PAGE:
• We need your help to ensure that the state of Oregon sees these bills through and honors the hundreds of hours of volunteer time put into their implementation.
  • [PERSONAL REASON: Your story and experience]

Please vote yes and pass this bill out of committee.


Current OPHA Policy Priorities (updated 4/24/2023)


2023 Session

Click on each bill to find more information below.

HB 2918 & HB 2925: Racism is a Public Health Crisis: Round Three

SB 546: Toxic Free Cosmetics

HB 3043: Toxic Free Kids Modernization

HB 2773: Workforce Incentives Package

HB 2558/SB 704 (NOW SB 1089) Creation of the Universal Health Care Plan Governance Board 

SB 426 Toxic Free Schools

HB 3090 – Tobacco Flavor Ban 

HB 2128 – Tobacco Equity Assessment

SB 628 – PANDAS/PAN Pay Parity

SB 858 Children's Service Districts 

HB 2395 Opioid Harm Reduction Policy Package

Building Resilience Bill Package (SB 868, 869, 870, 871*)

*contingent on full bill text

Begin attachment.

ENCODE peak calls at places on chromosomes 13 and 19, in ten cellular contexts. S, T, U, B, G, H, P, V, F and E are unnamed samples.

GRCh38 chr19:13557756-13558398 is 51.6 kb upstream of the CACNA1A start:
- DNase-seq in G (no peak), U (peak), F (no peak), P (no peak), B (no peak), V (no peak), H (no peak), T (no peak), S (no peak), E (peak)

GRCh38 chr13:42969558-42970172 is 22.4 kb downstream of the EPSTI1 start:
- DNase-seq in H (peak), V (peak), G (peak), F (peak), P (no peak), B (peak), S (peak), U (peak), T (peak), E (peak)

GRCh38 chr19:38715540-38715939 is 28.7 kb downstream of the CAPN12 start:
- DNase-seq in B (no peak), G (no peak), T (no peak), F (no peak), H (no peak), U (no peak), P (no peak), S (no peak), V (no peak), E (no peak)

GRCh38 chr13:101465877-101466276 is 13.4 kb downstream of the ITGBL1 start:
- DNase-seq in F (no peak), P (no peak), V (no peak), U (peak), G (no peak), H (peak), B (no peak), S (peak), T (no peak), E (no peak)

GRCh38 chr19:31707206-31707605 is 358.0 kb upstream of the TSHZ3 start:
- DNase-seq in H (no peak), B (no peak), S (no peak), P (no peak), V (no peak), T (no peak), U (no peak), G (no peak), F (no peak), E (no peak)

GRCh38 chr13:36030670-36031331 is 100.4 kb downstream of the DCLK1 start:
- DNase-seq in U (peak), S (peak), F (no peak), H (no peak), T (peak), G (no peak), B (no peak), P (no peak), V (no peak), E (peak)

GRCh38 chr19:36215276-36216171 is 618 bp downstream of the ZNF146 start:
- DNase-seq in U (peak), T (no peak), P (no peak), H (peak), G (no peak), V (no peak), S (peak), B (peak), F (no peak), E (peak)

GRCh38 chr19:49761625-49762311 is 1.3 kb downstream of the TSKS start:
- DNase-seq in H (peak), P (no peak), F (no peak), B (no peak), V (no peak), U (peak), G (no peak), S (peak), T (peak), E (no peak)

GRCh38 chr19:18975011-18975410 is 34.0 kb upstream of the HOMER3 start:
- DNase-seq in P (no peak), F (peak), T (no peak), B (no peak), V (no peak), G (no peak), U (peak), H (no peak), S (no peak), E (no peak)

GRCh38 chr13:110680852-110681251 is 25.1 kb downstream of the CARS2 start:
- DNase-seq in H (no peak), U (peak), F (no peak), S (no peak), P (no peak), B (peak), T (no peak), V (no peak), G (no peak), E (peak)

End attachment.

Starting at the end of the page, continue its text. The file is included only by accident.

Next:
HB 3592 - Maternity Services Waiver Review


CDC Funding - Sign On Letter

Health Resources and Services Administration programs (HRSA) Funding  - Sign On Letter

CDC Funding for Gun Violence Prevention Research

HB 2918 & HB 2925: Racism is a Public Health Crisis - has been referred to the ways and means committee!

In 2020, OPHA convened the Oregon Health Equity Task Force. Successes started with the declaration of racism as a public health crisis, with HR 6 and the passing of HB 4052 in 2022. Racism causes harm, trauma, illness, and death to Black, Indigenous, and People of Color (BIPOC) Oregonians. The work continues in 2023 to build the support and funds needed to implement HB 4052. The task force is convening again to create and advocate for HB 2918 & HB 2925 in the 2023 Legislative Session.

HB 2918: provides $4 million necessary to continue funding the mobile health pilot program, providing anti-racist and culturally and linguistically responsive health care to improve outcomes of Oregonians impacted by racism.

HB 2925: extends the timeline for affinity group task forces convened by The Oregon Advocacy Commissions Office and community-based organizations to meet, discuss, research and make policy recommendations that improve health outcomes of communities of color across the state from June 2023 to June 2026. Additionally, HB 2925 extends the timeline for OHA to develop recommendations on how to fund intervention programs designed to prevent or intervene in the health conditions that result in inequitable and negative outcomes.

View HB 2918 & 2925 1-Pager

Read context around HB 4052


Questions? Contact OPHA Executive Director, Jessica Nischik-Long

SB 546: Toxic Free Cosmetics